The CEO of Pandora (NYSE:P) Joe Kennedy is parting ways with the company. This was announced in the fourth-quarter earnings call. What happened after that? Well, the shares rose 20%. It was a pretty bumpy ride with Kennedy, but I honestly do feel that a 20% rise is a bit too much. Alhough Pandora was never able to reach its $20/share price when it began trading publicly in June 2011, the company has 8% share of the overall U.S. radio market. Pandora was able to overachieve analyst expectations, but it still reported a loss of 9%. Kennedy was able to increase the overall subscriptions, but failed to fetch the required revenue. I don't think a change in personnel is going to drastically improve the situation Pandora is in because of the stiff competition it's yet to face.
Streaming has not yet made its mark; there's still a lot of potential, and it'll soon be one major revenue-generating source for a lot of big players out there. As of now, Pandora has approximately 8% of the Internet radio, and this figure has the potential to increase in multiples. One of the main problems with Pandora is the fact that it isn't able to fetch major revenue through this service. It has recently restricted free usage time to 40 hours per month, a bold move regardless of the angry users.
Let's take a look at Pandora's contenders.
The first thing that comes to mind when you hear "Apple" and "music" is iTunes. There have been reports that Apple is looking forward to starting a music streaming service called iRadio in 2013. To start off, Apple already has an iPhone and iPad user network that would be more than happy to make use of this service. It's already in the digital content business and has tie-ins with major content providers. Honestly, I wouldn't be surprised if it takes Pandora off of iOS completely. Pandora could fight back with a lawsuit, but Apple would survive and leave Pandora with a hole in its wallet. At the same time, purchasing Pandora services would be a major breakthrough for Apple in case it is planning an iRadio launch.
Yes, Microsoft's Zune didn't go as per company expectations, but it has come up with an Xbox live music streaming pass. Microsoft has a good 45+ million Xbox live subscribers who'd like to try out its new service. Despite Zune being a failure, Microsoft is aware of how to license and sell music. It has been successful in selling premium Xbox live accounts and will be able to sell its new music streaming service. If it does manage to acquire Pandora, it would be able to increase its overall subscribers and it would also be an extra feature on its Windows line of products, including Windows phone 8. It has already managed to get rave reviews on its music app featured in Windows Phone 8. A successful music streaming service would definitely increase its product sales. Microsoft has always been a safe bet as far as risky tech stocks are concerned.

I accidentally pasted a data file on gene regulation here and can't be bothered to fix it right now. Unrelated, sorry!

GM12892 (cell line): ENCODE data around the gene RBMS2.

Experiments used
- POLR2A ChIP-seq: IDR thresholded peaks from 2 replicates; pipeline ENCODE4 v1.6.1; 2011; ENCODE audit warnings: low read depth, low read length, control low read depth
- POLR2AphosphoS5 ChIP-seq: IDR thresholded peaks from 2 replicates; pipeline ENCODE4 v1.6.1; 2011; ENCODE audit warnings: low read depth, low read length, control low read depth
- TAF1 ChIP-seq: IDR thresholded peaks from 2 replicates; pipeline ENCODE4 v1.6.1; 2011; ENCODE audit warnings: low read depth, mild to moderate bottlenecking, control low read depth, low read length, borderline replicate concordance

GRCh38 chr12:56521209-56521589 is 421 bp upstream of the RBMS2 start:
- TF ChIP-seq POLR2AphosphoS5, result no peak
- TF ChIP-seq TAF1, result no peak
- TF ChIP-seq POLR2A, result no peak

Google has already been successful in replacing the phrase "search the Internet" with "Google it." It won't be long until it introduces the phrase "Let's log on to Google" replacing the term "Internet." Google is trying its very best to conquer anything and everything related to the Internet. Reports suggest that Google is planning to launch a YouTube-like music streaming service. Millions of people are already using this feature in some way or the other. It'll be a cakewalk for users to adapt to this service with the overall experience they've gotten from using the existing YouTube. Google would use this service for advertisements rather than to sell subscriptions. Though a Pandora purchase isn't required for Google, it would still help Google expand a bit.
Pandora does have the funds to compete with the giants, but for how long? Pandora faces a lot of challenges if we're looking at a long-term plan. As of now, there is no significant competitor and hence the company is in a dominant position. But big plans from big companies would definitely throw Pandora off its game. All three giants would benefit if they acquire Pandora, and with Apple and Google set to launch their own music streaming services this year, I wouldn't be surprised if a takeover-related announcement pops up soon.
Disclosure: I have no positions in any stocks mentioned, and no plans to initiate any positions within the next 72 hours. I wrote this article myself, and it expresses my own opinions. I am not receiving compensation for it (other than from Seeking Alpha). I have no business relationship with any company whose stock is mentioned in this article.